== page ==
(3) Properly isolated PSE has no voltage reads on the chassis of PSE device itself; Consequently, there is no voltage read on the chassis of the PoE supported IP cameras either.
So, here's my current hypothesis as to what happened. The power supply for the Netgear FS116P switch (which is what I was using when we originally encountered this problem in the theatre) malfunctioned, sending a large DC voltage with significant current out to the ground, which was coupled to the case. When we clamped the camera to the lighting grid, that current found a path to ground through the building steel, and blew out the ports. The switch was on another level of the theatre so we couldn't see the fault behavior of the switch, which is why we blew out so many ports.
When I first tested the situation on the bench (as you saw in the previous entry), I saw a large AC voltage, and mistakenly thought that was the source of the switch-damaging current. It seems to me now that the AC voltage, especially with cheaper PoE switches or injectors, is signifcant, but has pretty much insignificant current, so it won't damage anything. Indeed, I tested this today by grounding out the case of the camera when connected to the little mid-span PoE injector and it seemed to be fine. I also saw no problem when grounding the cameras using the Cisco SGE-2000P Gigabit switches that we are planning to use for the Gravesend Inn. They showed about 1/2 a volt AC (much as the switch in ACTi's video above), but that went very close to zero when I grounded the cameras, so it looks like typical, low-current, high voltage leakage. I have that switch up and running overnight with the Fluke scopemeter running in Min/Max mode to see if any variations come up. (Note: this is obviously not an apples to apples comparison--this Cisco switch costs about $1000 and the little Netgear is about $200.)
So, as the result of my adventures in PoE, here's my basic recommendation if you are using a IP PoE device with a metal case: Spend money on a high quality PoE switch with a solid earth ground, and make sure it has a good ground connection so that this kind of fault condition will be dealt with before you are surprised by blowing things up when you go to install a camera for a show.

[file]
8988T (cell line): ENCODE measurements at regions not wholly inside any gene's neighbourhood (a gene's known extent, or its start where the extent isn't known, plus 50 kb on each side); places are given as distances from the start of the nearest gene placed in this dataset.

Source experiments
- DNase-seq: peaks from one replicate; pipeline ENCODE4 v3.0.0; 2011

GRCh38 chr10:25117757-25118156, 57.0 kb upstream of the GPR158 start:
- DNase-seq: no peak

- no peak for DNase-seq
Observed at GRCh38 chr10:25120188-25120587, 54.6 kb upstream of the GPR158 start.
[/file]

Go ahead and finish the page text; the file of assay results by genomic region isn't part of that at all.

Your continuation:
It looks like Netgear has a lifetime warranty for this PoE product, so this switch will be going back and we'll see what they say...
Members of the show control mailing list had asked for a number of tests of the Netgear switch and camera isolation, and so I shot another video documenting a number of resistance tests:
Looking at the video above and the previous measurements, it seems that there is a very solid connection between the ground terminal and the case (about 1/2 an ohm). But the Ethernet pins seemed isolated from the case, and so I couldn't figure out how the DC was getting through. And then I remembered that the destruction I documented above had a D-Link PoE extractor inline. I'm pretty sure that I saw the exact same 30VDC with the camera directly powered when I did the other testing, but today I could only get that fault current with the PoE extractor inline with the Netgear switch:
(The black wire in all these photos goes to my earth ground documented above)
The voltage seems to be about 48 Volts (the PoE voltage) minus whatever the output voltage of the PoE extractor is set at (this one has 5V and 12V modes, it's in 12V mode above so 48-12 = about 36, when I set it to 5V mode it went up about 7 volts to 40). With the PoE extractor gone, the DC was gone:
However, once again, the Netgear switch seems to have this problem but the Cisco does not:
I let the Cisco switch setup run all night and only saw very slight AC voltage which didn't vary much, and I've never had any problems with those switches, which is what we are using for the Gravesend Inn. So I'm pretty confident that the Cisco switches will work for the show.